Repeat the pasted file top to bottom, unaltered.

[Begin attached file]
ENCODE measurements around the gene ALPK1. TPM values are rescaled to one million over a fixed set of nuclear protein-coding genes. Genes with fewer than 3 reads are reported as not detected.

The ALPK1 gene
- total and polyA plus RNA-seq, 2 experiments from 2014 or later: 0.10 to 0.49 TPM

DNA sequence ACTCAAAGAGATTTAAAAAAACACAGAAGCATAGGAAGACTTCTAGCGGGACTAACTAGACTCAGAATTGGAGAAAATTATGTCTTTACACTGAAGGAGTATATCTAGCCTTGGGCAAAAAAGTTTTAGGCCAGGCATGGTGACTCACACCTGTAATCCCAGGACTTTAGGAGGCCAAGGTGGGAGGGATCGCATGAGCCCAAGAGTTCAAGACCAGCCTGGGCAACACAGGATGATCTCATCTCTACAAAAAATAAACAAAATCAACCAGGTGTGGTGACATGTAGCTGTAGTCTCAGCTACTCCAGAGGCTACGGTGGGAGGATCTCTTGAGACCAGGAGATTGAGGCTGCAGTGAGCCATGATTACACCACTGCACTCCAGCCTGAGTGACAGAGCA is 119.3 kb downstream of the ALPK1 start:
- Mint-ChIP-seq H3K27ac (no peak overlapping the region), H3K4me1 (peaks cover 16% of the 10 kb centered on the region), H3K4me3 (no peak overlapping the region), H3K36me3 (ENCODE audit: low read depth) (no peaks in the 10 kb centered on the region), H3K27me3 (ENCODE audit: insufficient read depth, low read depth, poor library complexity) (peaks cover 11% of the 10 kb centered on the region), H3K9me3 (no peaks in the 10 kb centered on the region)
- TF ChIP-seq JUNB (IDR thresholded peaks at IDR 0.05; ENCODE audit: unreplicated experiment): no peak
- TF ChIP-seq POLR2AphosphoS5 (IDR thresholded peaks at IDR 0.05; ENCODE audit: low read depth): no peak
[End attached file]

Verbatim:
ENCODE measurements around the gene ALPK1. TPM values are rescaled to one million over a fixed set of nuclear protein-coding genes. Genes with fewer than 3 reads are reported as not detected.

The ALPK1 gene
- total and polyA plus RNA-seq, 2 experiments from 2014 or later: 0.10 to 0.49 TPM

DNA sequence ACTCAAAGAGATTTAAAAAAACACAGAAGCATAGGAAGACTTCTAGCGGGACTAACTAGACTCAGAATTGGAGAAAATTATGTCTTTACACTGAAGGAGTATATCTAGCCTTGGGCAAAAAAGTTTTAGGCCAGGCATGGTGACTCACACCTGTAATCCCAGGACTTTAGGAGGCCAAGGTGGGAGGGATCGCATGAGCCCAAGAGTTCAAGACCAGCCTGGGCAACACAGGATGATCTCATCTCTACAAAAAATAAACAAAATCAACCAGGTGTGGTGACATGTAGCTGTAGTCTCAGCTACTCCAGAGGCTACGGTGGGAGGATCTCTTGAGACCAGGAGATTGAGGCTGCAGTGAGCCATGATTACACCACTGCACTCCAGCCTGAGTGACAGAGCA is 119.3 kb downstream of the ALPK1 start:
- Mint-ChIP-seq H3K27ac (no peak overlapping the region), H3K4me1 (peaks cover 16% of the 10 kb centered on the region), H3K4me3 (no peak overlapping the region), H3K36me3 (ENCODE audit: low read depth) (no peaks in the 10 kb centered on the region), H3K27me3 (ENCODE audit: insufficient read depth, low read depth, poor library complexity) (peaks cover 11% of the 10 kb centered on the region), H3K9me3 (no peaks in the 10 kb centered on the region)
- TF ChIP-seq JUNB (IDR thresholded peaks at IDR 0.05; ENCODE audit: unreplicated experiment): no peak
- TF ChIP-seq POLR2AphosphoS5 (IDR thresholded peaks at IDR 0.05; ENCODE audit: low read depth): no peak